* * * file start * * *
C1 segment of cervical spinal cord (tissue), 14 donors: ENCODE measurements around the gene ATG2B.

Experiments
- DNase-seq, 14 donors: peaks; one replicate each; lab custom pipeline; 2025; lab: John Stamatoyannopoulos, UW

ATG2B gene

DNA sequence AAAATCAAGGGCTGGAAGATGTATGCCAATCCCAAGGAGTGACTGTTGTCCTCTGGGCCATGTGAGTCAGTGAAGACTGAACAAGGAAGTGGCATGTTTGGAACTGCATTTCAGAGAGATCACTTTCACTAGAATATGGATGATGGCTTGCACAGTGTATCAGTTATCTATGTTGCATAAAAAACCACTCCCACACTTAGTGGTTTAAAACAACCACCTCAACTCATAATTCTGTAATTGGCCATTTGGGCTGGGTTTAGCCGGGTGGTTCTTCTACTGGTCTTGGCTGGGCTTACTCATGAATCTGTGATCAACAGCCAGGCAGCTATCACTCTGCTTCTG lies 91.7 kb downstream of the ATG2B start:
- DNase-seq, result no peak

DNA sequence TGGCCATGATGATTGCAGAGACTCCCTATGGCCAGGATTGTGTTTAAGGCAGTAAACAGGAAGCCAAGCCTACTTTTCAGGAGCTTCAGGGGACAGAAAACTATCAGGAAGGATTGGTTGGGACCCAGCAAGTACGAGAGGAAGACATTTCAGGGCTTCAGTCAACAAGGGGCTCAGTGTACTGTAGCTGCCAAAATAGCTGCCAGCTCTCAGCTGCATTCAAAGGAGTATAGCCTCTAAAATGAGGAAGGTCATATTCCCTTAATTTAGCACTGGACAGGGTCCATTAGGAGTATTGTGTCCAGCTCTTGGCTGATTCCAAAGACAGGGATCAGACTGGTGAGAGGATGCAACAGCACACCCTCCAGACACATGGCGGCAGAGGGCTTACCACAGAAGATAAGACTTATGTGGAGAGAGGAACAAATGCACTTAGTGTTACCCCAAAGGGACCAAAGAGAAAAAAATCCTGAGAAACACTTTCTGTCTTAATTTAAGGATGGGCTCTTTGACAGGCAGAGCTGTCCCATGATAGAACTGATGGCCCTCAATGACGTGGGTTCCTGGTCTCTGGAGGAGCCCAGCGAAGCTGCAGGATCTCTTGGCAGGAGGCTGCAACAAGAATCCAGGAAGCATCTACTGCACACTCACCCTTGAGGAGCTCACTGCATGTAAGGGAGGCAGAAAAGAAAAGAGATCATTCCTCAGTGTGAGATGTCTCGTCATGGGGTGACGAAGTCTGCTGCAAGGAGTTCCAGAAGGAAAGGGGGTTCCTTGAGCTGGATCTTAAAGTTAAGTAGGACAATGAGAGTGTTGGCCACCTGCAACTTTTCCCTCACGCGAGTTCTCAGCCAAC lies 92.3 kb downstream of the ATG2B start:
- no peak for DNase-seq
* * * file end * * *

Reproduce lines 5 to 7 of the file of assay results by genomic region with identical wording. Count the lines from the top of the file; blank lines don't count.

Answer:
DNA sequence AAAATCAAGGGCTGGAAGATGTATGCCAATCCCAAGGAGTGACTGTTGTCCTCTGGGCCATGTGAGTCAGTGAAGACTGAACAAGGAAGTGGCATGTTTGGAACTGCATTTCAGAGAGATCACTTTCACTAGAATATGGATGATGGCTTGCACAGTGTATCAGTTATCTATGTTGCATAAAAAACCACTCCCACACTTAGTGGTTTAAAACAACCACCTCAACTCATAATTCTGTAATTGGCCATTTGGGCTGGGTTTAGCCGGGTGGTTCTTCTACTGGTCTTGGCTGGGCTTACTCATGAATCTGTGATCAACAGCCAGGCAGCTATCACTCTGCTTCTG lies 91.7 kb downstream of the ATG2B start:
- DNase-seq, result no peak

DNA sequence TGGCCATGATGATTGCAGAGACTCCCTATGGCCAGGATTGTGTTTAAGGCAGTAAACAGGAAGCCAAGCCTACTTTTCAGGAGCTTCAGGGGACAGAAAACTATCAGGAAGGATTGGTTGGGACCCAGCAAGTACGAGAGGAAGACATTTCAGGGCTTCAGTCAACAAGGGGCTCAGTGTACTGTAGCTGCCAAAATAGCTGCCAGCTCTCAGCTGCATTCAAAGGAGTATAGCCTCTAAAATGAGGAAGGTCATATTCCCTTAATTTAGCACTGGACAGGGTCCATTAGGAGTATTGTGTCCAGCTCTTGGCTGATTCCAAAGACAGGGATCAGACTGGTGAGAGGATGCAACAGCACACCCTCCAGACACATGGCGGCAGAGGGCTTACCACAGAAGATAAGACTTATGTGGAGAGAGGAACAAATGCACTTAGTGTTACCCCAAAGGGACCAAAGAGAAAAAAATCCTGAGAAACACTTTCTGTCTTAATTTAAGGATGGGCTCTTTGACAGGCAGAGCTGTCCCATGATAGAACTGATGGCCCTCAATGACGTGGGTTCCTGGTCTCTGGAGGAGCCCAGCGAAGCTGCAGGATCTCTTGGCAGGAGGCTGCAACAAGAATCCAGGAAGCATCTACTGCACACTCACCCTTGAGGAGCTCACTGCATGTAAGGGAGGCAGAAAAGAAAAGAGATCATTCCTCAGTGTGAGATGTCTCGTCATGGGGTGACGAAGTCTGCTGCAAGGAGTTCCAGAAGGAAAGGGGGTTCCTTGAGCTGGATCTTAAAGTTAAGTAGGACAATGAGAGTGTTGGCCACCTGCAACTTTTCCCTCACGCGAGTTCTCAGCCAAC lies 92.3 kb downstream of the ATG2B start: